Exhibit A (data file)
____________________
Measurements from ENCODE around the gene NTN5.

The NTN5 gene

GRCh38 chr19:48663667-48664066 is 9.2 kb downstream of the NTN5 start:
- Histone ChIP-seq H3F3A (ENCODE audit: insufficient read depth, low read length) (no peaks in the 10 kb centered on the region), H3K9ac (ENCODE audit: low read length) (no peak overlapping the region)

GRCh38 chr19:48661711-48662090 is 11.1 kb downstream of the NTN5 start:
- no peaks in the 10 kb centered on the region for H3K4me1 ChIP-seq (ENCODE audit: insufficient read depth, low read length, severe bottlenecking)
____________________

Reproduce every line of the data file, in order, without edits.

Measurements from ENCODE around the gene NTN5.

The NTN5 gene

GRCh38 chr19:48663667-48664066 is 9.2 kb downstream of the NTN5 start:
- Histone ChIP-seq H3F3A (ENCODE audit: insufficient read depth, low read length) (no peaks in the 10 kb centered on the region), H3K9ac (ENCODE audit: low read length) (no peak overlapping the region)

GRCh38 chr19:48661711-48662090 is 11.1 kb downstream of the NTN5 start:
- no peaks in the 10 kb centered on the region for H3K4me1 ChIP-seq (ENCODE audit: insufficient read depth, low read length, severe bottlenecking)